Tafara Anderson - Veterinary Nurse

Updated: Jun 29

Tafara is an Emergency and Critical Care veterinary nurse working in the RVC’s Queen Mother Hospital for Animals. He is always a friendly face in the hospital, forms bonds quickly with the animals in his care and is confident in his work, which also includes teaching the veterinary medicine and nursing students. As you can imagine, emergency and critical care patients require a lot of attention, so Taf was kind enough to give up some of his free time to chat to us about his journey into veterinary nursing.

How did you get into veterinary nursing?

I’ve always loved animals and so I thought I wanted to be a vet because it's often the first animal-related profession that springs to mind. It wasn’t until I’d done lots of work experience and got involved in the nursing aspect, that I realised this is what I really wanted to do. 


What does a normal working day look like for you?

I wake up at 6am to get to work for 8am, at which point we have ‘morning rounds’. Morning rounds is a handover of cases from the night team to the day team where the nurses go through patients' clinical history and updates about what has been happening for each individual animal. We are allocated patients then it’s up to us for the day to nurse them and ensure we are doing all we can to help them get better. 

"Hectic is the exception rather than the rule but you are always on your feet and moving around."

If the patients are new to us, then typically the first part of the day is spent getting familiar with them - understanding what’s happened before, what’s happening at the moment and their plan for the day. This is important because if you don’t know your patient it can be difficult to nurse them effectively. Different nurses work in different ways. I like to start from zero, so I get to know the patient, make sure they’ve been walked, their bed is clean, complete their morning checks, then I have a basis for the rest of the shift. The rest of the day is spent keeping up with medications, treatments and general nursing care. It's not always hectic, normally it's manageable. Hectic is the exception rather than the rule but you are always on your feet and moving around and when it's busy, it can be very busy!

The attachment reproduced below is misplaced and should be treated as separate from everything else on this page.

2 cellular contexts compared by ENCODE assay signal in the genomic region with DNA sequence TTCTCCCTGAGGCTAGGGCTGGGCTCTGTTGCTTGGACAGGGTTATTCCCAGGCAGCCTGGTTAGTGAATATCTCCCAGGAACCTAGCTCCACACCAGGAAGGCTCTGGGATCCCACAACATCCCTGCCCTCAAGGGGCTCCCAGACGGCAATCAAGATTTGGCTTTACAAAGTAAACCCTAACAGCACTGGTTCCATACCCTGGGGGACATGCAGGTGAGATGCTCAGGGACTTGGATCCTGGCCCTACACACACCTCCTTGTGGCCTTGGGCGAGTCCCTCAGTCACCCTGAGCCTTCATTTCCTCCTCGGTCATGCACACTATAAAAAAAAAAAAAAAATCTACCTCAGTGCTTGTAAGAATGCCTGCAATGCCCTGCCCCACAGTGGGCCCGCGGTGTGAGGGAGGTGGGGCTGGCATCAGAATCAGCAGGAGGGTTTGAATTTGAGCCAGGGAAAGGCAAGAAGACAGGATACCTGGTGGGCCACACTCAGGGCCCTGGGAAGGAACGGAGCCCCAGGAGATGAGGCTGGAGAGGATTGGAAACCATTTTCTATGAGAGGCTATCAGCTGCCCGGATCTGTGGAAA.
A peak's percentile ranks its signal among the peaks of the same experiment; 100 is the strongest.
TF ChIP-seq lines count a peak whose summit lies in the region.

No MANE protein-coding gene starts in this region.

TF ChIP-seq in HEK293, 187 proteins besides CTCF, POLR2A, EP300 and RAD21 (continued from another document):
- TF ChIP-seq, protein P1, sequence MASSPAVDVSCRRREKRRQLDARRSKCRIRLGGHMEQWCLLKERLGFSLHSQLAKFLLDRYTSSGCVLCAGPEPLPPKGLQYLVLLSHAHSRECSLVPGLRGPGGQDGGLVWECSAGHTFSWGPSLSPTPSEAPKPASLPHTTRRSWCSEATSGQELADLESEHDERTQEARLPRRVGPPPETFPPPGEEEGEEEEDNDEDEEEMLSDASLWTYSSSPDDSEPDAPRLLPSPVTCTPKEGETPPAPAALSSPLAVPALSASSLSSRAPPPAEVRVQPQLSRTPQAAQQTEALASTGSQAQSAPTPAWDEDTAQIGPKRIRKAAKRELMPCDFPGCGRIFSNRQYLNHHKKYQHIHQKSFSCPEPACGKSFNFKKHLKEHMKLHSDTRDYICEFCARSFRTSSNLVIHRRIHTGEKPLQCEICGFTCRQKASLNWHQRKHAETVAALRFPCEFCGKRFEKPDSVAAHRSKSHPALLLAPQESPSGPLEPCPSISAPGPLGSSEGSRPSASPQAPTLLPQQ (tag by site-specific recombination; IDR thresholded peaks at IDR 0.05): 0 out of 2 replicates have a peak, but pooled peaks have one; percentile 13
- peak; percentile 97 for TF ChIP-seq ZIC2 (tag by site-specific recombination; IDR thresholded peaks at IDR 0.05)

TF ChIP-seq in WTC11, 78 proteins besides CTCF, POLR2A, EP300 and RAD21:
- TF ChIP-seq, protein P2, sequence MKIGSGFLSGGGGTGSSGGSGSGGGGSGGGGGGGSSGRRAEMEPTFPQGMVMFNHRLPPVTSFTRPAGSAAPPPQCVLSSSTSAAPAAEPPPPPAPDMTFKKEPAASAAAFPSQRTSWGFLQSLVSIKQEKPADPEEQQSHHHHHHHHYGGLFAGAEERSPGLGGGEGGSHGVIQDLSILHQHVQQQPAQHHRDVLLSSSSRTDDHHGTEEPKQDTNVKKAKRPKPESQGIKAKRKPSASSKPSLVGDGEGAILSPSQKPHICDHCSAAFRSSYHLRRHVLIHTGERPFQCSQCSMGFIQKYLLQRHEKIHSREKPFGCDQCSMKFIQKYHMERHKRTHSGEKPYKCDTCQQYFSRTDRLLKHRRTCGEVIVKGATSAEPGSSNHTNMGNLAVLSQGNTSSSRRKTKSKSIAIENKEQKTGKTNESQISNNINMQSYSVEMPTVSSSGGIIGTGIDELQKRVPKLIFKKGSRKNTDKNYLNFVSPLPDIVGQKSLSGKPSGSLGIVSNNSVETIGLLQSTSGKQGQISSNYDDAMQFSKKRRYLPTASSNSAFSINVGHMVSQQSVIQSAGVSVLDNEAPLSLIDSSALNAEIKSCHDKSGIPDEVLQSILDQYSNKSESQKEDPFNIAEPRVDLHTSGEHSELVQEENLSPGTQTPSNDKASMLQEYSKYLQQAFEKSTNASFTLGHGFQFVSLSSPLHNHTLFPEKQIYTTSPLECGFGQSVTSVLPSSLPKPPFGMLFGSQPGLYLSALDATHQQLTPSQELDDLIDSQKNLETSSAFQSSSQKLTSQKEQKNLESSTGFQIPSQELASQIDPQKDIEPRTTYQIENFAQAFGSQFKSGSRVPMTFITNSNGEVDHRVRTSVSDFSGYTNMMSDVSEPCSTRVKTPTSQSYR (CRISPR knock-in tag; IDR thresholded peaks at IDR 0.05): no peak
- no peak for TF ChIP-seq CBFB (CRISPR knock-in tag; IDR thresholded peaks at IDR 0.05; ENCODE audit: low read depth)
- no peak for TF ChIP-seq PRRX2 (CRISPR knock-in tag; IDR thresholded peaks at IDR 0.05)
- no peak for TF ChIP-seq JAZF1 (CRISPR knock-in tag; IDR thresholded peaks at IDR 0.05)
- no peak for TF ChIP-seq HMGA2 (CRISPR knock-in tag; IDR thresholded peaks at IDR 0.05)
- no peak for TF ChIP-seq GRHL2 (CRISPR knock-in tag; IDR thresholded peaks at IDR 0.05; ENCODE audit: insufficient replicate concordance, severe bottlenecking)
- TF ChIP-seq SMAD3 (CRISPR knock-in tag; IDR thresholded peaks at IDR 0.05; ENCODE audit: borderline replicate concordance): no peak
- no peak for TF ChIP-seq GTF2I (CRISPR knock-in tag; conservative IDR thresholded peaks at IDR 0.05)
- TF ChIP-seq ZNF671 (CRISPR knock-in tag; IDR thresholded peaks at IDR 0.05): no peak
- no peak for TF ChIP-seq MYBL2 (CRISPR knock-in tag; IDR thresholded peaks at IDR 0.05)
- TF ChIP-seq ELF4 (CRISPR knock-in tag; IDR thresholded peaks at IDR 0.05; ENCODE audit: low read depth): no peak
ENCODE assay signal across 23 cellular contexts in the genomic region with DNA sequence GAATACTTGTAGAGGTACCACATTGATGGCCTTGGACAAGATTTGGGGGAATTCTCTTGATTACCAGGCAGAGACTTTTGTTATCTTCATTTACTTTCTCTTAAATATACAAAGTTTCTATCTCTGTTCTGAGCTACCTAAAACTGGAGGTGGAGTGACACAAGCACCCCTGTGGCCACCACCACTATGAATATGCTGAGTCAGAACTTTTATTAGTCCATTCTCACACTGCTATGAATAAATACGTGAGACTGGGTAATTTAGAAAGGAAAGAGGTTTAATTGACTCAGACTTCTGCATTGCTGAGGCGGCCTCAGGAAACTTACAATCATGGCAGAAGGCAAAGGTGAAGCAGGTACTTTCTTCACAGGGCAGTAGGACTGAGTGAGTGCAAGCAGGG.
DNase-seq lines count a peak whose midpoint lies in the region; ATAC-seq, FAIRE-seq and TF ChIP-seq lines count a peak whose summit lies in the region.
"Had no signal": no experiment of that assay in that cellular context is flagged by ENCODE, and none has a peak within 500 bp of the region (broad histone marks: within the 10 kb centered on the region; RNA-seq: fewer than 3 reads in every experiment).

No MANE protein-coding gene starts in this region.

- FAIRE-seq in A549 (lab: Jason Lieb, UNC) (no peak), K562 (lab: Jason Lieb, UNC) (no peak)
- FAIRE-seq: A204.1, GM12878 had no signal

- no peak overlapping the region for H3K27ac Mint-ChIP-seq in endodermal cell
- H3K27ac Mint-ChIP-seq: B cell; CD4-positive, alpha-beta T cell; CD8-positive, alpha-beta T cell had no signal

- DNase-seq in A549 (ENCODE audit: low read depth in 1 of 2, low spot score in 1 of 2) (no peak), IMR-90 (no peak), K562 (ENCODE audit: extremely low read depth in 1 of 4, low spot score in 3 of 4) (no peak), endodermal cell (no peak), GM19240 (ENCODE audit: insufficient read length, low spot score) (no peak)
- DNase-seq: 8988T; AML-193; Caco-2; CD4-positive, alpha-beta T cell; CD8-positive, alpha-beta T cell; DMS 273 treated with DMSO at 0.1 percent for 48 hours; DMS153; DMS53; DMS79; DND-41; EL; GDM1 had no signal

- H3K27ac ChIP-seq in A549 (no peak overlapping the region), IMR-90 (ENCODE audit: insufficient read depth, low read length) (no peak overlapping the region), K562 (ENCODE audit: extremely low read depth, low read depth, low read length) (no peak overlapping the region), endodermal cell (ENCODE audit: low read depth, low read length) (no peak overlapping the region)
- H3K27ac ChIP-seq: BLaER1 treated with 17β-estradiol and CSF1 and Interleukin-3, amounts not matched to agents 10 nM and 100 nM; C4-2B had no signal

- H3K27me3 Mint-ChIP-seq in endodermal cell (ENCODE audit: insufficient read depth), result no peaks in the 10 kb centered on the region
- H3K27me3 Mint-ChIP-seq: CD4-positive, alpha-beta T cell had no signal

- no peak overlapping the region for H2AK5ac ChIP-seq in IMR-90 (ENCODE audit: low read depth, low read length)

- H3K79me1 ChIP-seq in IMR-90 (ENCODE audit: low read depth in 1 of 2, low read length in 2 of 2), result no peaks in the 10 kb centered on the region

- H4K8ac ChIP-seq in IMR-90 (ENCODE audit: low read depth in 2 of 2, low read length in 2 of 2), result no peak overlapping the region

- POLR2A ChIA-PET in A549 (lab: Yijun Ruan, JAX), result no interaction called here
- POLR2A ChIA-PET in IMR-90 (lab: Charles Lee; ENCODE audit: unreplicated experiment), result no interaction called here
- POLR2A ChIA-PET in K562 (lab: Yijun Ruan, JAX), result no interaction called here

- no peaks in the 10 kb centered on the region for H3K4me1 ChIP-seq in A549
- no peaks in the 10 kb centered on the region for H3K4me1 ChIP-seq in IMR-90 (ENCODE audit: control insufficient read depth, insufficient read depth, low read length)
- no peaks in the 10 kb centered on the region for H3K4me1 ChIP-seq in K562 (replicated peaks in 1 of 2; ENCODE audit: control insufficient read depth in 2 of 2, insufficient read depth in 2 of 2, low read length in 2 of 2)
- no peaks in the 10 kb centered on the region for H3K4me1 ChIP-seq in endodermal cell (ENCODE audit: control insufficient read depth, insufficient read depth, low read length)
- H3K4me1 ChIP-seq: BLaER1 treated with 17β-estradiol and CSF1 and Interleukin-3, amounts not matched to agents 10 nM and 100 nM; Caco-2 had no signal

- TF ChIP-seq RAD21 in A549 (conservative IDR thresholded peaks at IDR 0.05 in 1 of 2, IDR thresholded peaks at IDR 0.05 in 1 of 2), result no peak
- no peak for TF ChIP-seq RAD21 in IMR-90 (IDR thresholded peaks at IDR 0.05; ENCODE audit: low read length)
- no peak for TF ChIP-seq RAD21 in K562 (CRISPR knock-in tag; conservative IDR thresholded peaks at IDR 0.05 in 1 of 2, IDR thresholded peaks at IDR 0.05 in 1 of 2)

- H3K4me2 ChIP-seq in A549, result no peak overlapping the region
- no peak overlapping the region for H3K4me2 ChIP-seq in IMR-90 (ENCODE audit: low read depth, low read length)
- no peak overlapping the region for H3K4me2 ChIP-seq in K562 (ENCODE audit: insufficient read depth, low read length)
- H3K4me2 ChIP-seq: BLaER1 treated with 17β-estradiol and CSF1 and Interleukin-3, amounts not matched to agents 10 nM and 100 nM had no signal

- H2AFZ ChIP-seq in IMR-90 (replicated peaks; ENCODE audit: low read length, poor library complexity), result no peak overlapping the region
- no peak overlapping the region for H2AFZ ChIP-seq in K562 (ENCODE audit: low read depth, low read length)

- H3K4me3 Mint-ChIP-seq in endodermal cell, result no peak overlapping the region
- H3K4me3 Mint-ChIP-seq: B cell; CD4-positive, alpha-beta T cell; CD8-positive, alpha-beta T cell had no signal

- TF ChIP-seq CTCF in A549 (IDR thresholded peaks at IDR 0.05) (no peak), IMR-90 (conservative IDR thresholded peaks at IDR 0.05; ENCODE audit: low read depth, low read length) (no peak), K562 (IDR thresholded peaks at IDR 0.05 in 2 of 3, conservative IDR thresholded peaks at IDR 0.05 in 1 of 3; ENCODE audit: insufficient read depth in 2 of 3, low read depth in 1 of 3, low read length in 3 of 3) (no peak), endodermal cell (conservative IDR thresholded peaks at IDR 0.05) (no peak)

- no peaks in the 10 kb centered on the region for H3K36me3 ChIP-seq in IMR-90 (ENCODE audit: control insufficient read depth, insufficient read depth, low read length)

We follow through with the patients' plan, which may often change as their condition changes. As the nurses work so closely with the animals throughout the day we are often in the best position to feedback about patient progress or our concerns to the vet. A good nurse and vet team have a dynamic where everything is about a conversation and communication, and this can have a really positive impact on our patients' care.


Evening rounds are from 8-8:30pm, when we have over to the night staff, then I head home. On my days off I spend my time working towards a certificate in emergency and critical care, I also play piano and like going running.

"Life is about experiencing things and is better to experience something and say ‘that’s not for me’ than to never experience it and never know."

What did you want to be when you were 16?